I think the scary thing is that if you look at what the Twins are paying their starters, they are paying about the same or more for their rotation as every other team in the division. Yes, that includes Baker because that's a cost. This includes teams like the White Sox who are paying Peavy 17M and the Tigers with Verlander at 20M. The difference is those teams all have some young starters making just 2-3 million that are producutive, guys like Scherzer, Masterson and Danks. Unless you're the Yankees, Angels, etc. with very deep pockets you can't put together a decent rotation and stay within budget, without developing your own guys. The Twins have failed in this area, paying more for Blackburn, Liriano, Baker, etc. that the results they have received. Either the scouting, the development program, or the coaching staff (in both the majors and minors) has failed. Probably some combination. Starting Pitching is a scare commodity and you typically have to pay a premium in the market to obtain it. They need to fix whatever is broken or we are going to start looking like the Orioles of the last decade with year after year of losses and little hope due to lack of decent pitching.

#5 ashburyjohn

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Posted 06 May 2012 - 01:11 PM

Starting Pitching is a scare commodity


Where the Twins are concerned I'm afraid I have to agree. :)

#6 Nick Nelson

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Posted 06 May 2012 - 01:45 PM

Dating back to 2010 or so, this organization's scouting dept. has an incredibly poor success rate with bringing in players from the outside. Finding hidden gems in other organizations used to be a big strength for the Twins, but when you look at the list of guys who have come in and failed miserably – Dusty Hughes, Jim Hoey, Clete Thomas, Matt Maloney, Jeff Gray, Tsuyoshi Nishioka, Terry Doyle, etc etc – it's hard to have any faith in the guys making these evaluations. To me, that's the top area that needs to be addressed, because when you're trying to rebuild you've got to do a better job of finding quality players.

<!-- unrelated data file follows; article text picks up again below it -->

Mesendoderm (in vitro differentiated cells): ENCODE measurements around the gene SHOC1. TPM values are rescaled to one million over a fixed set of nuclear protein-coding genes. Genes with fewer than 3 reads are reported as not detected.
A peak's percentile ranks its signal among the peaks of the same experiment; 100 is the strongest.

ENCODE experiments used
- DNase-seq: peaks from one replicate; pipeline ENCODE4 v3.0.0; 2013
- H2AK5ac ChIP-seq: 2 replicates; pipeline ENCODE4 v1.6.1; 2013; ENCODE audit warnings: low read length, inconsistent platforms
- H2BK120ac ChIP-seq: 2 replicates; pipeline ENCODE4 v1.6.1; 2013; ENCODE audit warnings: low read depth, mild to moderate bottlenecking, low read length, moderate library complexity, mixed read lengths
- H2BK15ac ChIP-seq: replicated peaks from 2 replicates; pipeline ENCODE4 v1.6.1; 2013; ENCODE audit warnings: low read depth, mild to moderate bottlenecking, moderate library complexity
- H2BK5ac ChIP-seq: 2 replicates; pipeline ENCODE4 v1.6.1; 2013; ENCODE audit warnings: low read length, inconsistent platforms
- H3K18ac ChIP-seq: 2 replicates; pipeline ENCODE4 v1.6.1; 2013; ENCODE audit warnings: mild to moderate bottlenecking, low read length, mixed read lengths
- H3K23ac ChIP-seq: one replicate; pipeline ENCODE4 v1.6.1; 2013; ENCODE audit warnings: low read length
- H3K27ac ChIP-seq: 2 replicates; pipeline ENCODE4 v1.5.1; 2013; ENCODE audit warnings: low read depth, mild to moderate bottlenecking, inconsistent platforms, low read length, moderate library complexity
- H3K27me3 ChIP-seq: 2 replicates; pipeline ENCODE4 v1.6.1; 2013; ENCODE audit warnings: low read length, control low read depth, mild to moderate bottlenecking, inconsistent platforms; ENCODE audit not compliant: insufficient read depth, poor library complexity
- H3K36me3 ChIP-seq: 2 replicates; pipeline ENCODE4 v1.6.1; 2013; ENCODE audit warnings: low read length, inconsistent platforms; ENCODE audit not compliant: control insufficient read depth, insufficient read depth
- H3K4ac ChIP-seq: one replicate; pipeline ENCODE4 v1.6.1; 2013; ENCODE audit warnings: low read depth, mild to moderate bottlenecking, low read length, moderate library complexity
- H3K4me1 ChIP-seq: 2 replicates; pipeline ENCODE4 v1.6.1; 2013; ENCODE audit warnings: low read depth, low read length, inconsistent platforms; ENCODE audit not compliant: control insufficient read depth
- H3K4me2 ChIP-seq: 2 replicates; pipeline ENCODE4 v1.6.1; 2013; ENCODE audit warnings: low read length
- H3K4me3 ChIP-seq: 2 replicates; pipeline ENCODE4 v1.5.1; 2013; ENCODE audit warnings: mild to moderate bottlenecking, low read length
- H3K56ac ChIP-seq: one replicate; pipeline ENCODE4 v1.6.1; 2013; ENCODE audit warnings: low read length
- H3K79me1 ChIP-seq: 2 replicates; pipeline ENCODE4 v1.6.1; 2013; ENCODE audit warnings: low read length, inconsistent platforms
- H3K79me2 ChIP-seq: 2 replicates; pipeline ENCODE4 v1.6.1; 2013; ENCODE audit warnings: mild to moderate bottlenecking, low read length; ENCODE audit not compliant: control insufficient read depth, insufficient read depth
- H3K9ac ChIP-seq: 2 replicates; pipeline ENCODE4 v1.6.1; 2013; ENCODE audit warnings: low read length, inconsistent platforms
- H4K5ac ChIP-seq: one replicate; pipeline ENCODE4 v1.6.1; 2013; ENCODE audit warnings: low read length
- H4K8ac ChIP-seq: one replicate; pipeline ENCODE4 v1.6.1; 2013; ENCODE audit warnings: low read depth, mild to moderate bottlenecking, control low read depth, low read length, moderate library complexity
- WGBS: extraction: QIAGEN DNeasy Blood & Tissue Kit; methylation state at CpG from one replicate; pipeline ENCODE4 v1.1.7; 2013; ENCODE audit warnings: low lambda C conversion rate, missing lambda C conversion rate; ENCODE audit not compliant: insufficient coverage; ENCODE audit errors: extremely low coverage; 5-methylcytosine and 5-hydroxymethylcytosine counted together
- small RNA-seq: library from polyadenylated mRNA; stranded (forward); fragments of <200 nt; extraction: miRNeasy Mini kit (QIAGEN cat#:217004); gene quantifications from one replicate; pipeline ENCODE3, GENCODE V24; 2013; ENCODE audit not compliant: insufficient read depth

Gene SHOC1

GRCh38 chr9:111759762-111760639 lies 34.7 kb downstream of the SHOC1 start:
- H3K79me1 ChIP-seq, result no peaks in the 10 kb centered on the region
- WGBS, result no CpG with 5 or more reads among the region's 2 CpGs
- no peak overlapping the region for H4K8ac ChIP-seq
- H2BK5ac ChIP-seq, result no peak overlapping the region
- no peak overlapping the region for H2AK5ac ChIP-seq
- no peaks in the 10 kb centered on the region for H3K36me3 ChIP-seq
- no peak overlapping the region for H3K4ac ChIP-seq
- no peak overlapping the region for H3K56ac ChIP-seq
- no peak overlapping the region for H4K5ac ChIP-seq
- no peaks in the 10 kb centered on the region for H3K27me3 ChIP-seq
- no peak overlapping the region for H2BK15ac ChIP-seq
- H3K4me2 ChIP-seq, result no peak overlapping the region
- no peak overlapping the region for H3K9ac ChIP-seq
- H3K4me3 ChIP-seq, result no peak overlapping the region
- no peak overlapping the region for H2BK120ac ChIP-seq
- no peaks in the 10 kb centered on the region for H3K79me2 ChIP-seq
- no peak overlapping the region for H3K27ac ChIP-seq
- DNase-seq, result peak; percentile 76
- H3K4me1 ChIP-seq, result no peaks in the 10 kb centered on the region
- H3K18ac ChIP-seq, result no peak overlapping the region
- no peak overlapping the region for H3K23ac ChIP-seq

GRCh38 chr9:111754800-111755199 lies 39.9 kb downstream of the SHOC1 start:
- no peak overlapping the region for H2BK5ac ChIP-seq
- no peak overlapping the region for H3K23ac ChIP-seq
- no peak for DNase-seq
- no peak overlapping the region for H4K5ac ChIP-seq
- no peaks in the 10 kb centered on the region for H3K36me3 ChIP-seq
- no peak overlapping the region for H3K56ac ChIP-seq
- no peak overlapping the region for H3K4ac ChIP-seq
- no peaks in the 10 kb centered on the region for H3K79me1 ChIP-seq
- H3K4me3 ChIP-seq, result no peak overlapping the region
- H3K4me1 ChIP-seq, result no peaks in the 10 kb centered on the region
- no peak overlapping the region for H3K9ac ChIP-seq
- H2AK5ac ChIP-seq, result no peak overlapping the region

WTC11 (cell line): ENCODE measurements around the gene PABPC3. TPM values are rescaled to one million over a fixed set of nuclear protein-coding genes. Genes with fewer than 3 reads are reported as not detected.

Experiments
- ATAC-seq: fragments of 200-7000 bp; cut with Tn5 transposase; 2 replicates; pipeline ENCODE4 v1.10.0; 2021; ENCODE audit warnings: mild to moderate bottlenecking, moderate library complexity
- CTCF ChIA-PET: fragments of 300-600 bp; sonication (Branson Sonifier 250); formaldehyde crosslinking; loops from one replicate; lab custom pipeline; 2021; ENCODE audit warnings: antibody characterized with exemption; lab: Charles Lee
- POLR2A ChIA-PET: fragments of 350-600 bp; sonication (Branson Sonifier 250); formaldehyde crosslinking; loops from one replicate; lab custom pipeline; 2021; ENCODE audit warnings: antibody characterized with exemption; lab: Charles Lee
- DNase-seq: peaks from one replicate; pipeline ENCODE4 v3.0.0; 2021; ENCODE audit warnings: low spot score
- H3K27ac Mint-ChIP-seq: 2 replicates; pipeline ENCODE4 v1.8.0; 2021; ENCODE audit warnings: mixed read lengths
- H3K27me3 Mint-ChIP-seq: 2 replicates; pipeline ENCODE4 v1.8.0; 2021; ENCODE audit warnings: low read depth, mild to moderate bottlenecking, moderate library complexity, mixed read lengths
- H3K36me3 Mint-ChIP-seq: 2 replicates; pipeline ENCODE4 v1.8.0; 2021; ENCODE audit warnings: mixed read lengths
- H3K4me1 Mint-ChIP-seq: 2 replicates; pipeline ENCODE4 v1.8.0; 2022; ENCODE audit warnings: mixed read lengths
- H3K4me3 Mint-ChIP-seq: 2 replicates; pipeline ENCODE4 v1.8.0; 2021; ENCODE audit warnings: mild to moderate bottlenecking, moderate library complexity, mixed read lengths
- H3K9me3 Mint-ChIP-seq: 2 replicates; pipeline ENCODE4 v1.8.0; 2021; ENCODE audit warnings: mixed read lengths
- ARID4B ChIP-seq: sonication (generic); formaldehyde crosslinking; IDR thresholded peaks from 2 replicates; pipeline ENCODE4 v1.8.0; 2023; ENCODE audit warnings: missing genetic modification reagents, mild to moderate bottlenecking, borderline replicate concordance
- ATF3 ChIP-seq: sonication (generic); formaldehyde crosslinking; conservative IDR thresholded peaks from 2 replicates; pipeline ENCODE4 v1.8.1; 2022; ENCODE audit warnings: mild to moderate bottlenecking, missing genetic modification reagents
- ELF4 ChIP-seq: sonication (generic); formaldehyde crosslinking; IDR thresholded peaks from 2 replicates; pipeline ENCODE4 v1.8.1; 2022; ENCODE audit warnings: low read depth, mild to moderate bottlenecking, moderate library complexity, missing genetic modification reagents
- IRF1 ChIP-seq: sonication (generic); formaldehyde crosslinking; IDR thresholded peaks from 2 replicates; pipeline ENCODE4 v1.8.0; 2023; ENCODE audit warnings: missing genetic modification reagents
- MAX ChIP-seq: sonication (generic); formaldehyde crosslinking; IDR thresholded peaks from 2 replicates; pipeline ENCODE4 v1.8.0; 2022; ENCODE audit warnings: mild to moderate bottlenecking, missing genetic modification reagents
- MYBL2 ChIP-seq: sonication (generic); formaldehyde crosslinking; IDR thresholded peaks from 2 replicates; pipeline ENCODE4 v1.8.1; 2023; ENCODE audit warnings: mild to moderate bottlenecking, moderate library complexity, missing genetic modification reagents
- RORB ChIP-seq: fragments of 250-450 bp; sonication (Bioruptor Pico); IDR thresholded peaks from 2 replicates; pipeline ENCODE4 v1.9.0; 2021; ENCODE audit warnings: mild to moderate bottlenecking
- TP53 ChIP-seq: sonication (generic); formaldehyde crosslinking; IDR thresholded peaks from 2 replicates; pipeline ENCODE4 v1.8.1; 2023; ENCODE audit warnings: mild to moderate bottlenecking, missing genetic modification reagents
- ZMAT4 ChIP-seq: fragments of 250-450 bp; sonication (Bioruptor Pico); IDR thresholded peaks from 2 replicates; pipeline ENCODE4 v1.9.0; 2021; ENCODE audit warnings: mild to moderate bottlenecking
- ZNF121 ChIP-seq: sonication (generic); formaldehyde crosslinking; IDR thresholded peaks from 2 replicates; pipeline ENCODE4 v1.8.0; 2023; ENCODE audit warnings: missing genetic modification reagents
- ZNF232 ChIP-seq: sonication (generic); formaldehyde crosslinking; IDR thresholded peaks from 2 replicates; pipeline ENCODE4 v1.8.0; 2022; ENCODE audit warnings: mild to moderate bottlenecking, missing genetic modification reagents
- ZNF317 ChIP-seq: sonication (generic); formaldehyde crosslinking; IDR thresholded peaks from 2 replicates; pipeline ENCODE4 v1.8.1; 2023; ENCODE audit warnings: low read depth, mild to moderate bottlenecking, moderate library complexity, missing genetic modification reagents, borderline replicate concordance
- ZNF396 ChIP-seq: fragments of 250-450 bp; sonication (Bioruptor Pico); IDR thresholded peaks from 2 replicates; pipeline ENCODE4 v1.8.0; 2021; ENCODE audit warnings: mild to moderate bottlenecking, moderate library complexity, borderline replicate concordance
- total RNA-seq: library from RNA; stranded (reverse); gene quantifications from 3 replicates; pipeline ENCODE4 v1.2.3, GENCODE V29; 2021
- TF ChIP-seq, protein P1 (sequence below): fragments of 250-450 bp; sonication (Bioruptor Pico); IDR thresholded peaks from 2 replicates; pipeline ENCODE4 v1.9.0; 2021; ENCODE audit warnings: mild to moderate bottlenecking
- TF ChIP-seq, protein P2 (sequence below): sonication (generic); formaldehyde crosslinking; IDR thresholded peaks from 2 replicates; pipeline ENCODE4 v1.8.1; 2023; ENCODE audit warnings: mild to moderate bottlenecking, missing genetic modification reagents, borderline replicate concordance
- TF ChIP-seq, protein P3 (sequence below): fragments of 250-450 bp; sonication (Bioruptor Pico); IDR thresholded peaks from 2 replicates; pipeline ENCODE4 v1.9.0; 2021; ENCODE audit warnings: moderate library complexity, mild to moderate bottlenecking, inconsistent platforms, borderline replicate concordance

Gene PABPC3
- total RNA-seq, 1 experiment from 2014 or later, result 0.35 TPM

#7 Rosterman

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Posted 06 May 2012 - 02:05 PM

Well, if you look at the rotation on paper circa beginning of 2011, the Twins were actually thinkiing Baker would be the leader in 2013 with Blackburn filling a hole and the Twins proabably had every hope of siginng Lirinao to a decent contract.There was initial hopes that Kyle Gibson would be starting this year...with Wimmers or someone else coming in during 2013. Instead two promising rookies are all but out-of-site for a season or two, your heavy hitter is done, anotehr you can't afford or don't care, and one is signed longterm becuase he was better than nothing...so in 2013 the Twins basically have nothing. But back during the winetr of 2010/11 they were looking pretty good, along with a lot of others name in future plans: Hermson, Bromberg, DeBries, Slama, Guiterrez...not to mention able bodied guys like Manship, Brunett, etc. But the organization got hit hit by injuries, and a least one incompetent hurler.

#8 Thrylos

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Posted 06 May 2012 - 02:11 PM

Dating back to 2010 or so, this organization's scouting dept. has an incredibly poor success rate with bringing in players from the outside. Finding hidden gems in other organizations used to be a big strength for the Twins, but when you look at the list of guys who have come in and failed miserably – Dusty Hughes, Jim Hoey, Clete Thomas, Matt Maloney, Jeff Gray, Tsuyoshi Nishioka, Terry Doyle, etc etc – it's hard to have any faith in the guys making these evaluations. To me, that's the top area that needs to be addressed, because when you're trying to rebuild you've got to do a better job of finding quality players.